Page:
- “When I graduated from physical therapy school, therapists expected to work for someone and had abundant choices in location and specialties. The expectation was for a good paying job with ample opportunity to learn from mentors and a patient load that would allow for generous one-to-one patient time. It was also expected that the salary would afford an improved lifestyle and cover the payment of their low-interest student loans”
Wow! This was a mouth full! Let me start by saying…those were the days (in the Edith Bunker voice). If you don’t know Edith, go get some culture!
Prior to the balance budget of 1997, jobs were a plenty and the salary was good. Unfortunately this is also one of the situations responsible for the need of a balanced budget. People were seeing patients for such a long time and Medicare, and other insurance companies, continued to pay for any and all treatment issued. This was regardless of need. Can you imagine that in today’s day and age? We shot our own foot by over treating and creating the spa-type environment in which everyone got ultrasound, hot packs, electrical stimulation, and massage. That’s not very physical for being physical therapy. Those days are long gone and welcome to modern times. Students are taking out between 100-200K in order to earn the right to make 65K to start. Doesn’t sound like living the dream to me.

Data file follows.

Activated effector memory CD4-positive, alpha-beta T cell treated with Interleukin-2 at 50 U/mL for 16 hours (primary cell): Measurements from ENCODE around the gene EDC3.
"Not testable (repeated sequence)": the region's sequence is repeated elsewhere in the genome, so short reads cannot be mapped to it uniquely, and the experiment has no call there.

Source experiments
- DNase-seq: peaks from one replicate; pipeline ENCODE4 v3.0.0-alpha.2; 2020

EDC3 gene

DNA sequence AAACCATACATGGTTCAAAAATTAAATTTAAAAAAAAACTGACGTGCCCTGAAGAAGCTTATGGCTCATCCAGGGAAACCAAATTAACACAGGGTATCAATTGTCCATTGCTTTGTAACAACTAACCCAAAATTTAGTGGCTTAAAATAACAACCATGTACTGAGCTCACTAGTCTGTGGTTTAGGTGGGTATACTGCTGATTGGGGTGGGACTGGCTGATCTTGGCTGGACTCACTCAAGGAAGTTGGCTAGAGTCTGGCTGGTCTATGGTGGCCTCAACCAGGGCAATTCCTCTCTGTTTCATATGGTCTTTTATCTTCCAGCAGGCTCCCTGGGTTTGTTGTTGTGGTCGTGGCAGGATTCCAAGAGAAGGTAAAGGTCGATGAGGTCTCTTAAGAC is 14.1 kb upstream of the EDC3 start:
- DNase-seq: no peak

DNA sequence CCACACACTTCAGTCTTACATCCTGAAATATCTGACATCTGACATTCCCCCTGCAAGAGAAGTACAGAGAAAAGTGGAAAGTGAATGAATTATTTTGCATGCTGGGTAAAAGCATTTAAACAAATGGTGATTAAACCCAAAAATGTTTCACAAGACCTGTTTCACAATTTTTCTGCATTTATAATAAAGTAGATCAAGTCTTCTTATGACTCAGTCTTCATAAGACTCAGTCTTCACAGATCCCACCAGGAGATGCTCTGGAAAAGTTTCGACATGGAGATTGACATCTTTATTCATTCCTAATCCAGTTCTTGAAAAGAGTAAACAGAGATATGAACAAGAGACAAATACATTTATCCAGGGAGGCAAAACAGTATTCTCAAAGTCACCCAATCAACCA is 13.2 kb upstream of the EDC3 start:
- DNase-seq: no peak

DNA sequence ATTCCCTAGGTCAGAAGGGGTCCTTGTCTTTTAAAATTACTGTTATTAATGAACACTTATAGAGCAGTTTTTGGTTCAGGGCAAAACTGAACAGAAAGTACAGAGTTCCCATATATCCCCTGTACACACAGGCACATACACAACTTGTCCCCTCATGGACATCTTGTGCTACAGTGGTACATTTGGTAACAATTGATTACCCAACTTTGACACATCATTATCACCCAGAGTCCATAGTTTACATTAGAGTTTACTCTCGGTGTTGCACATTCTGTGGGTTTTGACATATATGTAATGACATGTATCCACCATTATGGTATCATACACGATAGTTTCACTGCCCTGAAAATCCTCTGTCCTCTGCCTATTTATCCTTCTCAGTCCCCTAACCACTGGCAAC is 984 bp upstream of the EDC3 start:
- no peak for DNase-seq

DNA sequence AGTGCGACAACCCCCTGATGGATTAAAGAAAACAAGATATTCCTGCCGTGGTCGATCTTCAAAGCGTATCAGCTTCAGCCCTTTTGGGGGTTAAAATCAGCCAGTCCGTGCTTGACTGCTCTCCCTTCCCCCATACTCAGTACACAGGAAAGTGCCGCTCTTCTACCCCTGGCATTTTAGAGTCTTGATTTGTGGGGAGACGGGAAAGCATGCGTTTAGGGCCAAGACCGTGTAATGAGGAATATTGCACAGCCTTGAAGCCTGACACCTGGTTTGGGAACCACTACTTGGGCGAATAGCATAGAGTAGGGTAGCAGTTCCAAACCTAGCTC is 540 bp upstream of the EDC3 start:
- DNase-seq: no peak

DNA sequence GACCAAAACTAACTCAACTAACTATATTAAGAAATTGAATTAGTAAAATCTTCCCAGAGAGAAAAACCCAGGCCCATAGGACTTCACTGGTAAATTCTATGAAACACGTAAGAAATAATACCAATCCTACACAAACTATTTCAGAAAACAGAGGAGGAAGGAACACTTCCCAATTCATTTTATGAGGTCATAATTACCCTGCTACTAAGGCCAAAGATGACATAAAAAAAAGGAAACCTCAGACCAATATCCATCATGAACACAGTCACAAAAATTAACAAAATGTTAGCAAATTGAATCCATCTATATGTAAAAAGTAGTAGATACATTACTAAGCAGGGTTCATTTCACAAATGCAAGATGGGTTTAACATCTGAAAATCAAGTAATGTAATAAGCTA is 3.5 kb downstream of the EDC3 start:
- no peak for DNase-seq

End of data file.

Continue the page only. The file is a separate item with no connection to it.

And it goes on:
- “The emphasis on cost containment and required documentation has created an atmosphere that does not support the very reason that most of us went into this field in the first place: ‘patient care’….Student loan debts compared to starting salary make a potential physical therapy student consider other options that have better financial outcomes.”
I have this discussion with prospective students often. If you think that being a Doctor of Therapy sounds lucrative, think again. Depending on school choice and loan terms, the school could cost in excess of 500K (when interest over time is accumulated). We make good money, but retirement will have to be sacrificed in order to pay off student loans. Once ours are paid off, then we have to worry about providing an education for our children. Good luck in this profession! It has treated me well, but I don’t live an extravagant life either.
Quotes taken from:
Brown TC. From the President: Come Together Right now. IMPACT. July 2016:5.